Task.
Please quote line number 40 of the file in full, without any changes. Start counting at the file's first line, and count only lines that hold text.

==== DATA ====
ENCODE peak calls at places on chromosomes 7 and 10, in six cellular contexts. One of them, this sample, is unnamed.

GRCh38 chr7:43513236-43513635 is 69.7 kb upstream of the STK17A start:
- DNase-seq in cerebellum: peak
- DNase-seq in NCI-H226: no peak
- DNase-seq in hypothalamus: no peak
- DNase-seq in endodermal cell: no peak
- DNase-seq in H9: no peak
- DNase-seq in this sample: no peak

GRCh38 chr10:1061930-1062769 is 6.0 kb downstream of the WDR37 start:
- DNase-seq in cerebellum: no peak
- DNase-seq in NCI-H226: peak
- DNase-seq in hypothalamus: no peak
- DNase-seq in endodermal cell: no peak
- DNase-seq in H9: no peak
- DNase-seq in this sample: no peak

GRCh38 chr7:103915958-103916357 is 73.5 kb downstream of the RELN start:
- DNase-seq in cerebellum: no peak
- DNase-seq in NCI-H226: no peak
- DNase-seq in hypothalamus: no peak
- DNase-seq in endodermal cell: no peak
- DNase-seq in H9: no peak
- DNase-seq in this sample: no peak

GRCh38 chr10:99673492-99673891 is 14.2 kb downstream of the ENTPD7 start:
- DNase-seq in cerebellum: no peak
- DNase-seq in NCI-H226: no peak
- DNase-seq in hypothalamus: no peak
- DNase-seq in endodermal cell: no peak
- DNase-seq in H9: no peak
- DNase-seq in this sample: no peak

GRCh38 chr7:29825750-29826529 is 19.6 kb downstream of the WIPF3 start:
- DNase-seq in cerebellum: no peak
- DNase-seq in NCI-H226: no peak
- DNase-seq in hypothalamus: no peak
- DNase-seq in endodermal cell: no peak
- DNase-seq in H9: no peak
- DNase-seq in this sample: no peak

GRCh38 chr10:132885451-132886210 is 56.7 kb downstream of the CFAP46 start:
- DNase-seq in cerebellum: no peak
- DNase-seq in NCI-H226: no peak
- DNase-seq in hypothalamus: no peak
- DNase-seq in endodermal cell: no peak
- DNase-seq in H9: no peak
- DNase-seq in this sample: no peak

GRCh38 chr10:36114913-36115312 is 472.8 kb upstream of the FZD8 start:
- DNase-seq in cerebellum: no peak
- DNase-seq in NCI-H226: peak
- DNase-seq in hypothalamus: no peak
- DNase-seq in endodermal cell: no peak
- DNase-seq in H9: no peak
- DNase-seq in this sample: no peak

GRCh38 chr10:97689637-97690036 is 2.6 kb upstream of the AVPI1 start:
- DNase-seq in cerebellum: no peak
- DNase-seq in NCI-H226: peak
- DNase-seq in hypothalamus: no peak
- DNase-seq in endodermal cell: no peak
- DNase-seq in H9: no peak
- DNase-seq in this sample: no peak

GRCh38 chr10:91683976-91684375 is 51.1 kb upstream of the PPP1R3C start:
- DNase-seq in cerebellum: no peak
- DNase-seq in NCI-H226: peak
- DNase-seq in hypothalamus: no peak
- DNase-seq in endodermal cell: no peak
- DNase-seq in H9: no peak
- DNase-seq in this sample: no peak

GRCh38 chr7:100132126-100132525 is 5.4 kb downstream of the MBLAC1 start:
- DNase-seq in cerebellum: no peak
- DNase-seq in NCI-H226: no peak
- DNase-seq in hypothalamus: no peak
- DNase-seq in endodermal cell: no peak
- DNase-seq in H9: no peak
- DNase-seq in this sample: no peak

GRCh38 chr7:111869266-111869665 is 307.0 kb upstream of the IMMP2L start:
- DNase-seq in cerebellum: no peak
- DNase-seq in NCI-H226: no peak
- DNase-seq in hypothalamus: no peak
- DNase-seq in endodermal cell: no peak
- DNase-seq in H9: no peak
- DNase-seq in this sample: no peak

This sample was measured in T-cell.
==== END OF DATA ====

- DNase-seq in hypothalamus: no peak